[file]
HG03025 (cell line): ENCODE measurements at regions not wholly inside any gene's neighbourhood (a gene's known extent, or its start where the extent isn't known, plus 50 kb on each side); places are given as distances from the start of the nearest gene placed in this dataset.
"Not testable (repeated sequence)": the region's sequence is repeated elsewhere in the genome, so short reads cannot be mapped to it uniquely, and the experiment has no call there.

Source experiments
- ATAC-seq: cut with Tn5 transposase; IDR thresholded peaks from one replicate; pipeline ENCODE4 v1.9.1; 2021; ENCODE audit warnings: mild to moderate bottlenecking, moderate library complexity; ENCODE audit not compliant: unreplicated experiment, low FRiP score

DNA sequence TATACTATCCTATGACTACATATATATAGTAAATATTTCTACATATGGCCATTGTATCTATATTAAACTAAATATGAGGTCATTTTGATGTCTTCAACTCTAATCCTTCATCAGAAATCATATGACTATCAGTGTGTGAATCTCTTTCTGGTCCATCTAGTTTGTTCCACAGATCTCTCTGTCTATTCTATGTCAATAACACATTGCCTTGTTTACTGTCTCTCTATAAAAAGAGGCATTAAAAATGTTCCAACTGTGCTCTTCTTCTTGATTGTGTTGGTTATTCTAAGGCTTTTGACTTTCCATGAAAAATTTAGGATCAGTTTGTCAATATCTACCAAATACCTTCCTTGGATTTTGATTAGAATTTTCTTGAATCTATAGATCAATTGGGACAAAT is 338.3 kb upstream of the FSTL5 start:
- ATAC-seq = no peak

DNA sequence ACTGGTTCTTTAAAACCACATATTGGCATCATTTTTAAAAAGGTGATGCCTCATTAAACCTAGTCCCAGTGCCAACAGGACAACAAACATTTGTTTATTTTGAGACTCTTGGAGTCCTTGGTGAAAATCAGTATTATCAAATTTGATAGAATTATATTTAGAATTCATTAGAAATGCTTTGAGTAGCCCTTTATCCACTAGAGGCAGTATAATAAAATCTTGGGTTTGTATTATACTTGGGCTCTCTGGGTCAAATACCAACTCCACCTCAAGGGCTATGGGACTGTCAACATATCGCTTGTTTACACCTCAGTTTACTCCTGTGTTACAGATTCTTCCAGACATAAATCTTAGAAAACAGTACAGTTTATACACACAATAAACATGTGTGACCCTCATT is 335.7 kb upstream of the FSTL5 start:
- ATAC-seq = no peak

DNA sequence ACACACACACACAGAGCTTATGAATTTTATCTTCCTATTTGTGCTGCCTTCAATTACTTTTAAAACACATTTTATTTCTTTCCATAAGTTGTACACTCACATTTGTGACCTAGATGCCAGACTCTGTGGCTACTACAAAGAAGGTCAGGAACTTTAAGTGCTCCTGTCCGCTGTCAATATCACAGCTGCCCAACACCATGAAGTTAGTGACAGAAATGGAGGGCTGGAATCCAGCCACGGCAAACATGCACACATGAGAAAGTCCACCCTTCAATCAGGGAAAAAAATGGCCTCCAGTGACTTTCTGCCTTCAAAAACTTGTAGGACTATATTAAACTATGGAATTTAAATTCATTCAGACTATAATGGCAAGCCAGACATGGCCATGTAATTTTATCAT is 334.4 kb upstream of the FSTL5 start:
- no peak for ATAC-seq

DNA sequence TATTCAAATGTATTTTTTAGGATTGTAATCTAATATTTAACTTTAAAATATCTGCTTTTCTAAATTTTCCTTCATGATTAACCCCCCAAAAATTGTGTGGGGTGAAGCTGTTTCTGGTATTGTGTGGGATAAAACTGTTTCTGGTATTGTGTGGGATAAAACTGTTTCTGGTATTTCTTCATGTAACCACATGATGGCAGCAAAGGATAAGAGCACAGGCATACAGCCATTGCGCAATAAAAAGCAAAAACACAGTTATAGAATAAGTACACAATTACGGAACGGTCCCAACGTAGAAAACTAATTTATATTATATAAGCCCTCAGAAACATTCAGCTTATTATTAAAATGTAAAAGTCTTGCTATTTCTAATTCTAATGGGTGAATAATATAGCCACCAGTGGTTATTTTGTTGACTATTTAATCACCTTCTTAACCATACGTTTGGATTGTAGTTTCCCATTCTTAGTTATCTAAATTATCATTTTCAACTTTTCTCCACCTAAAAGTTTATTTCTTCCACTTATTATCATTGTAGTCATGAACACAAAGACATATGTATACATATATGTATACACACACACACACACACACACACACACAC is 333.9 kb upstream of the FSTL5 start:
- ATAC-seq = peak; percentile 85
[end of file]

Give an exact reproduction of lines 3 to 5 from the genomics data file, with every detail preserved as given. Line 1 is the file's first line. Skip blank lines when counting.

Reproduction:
Source experiments
- ATAC-seq: cut with Tn5 transposase; IDR thresholded peaks from one replicate; pipeline ENCODE4 v1.9.1; 2021; ENCODE audit warnings: mild to moderate bottlenecking, moderate library complexity; ENCODE audit not compliant: unreplicated experiment, low FRiP score

DNA sequence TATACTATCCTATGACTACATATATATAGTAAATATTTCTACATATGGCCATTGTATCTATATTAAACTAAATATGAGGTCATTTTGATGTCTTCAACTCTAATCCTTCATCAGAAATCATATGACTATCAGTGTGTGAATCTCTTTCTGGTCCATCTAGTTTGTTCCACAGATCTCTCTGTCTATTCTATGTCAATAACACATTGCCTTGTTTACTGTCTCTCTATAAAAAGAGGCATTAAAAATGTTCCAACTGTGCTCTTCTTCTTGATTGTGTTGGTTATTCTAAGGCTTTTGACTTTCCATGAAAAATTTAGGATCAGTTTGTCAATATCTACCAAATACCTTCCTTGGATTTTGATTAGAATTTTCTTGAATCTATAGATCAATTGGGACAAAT is 338.3 kb upstream of the FSTL5 start: